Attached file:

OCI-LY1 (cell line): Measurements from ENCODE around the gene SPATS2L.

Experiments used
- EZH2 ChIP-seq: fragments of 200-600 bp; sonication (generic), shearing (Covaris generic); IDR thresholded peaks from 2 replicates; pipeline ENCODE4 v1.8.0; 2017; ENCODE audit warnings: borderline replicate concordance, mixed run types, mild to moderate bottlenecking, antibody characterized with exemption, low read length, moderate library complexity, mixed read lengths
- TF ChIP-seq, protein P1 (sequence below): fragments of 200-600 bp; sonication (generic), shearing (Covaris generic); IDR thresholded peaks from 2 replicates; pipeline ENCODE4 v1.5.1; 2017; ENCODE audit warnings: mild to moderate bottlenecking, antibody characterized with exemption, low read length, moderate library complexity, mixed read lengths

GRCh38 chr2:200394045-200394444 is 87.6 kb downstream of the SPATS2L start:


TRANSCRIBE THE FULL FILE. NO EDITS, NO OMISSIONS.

OCI-LY1 (cell line): Measurements from ENCODE around the gene SPATS2L.

Experiments used
- EZH2 ChIP-seq: fragments of 200-600 bp; sonication (generic), shearing (Covaris generic); IDR thresholded peaks from 2 replicates; pipeline ENCODE4 v1.8.0; 2017; ENCODE audit warnings: borderline replicate concordance, mixed run types, mild to moderate bottlenecking, antibody characterized with exemption, low read length, moderate library complexity, mixed read lengths
- TF ChIP-seq, protein P1 (sequence below): fragments of 200-600 bp; sonication (generic), shearing (Covaris generic); IDR thresholded peaks from 2 replicates; pipeline ENCODE4 v1.5.1; 2017; ENCODE audit warnings: mild to moderate bottlenecking, antibody characterized with exemption, low read length, moderate library complexity, mixed read lengths

GRCh38 chr2:200394045-200394444 is 87.6 kb downstream of the SPATS2L start: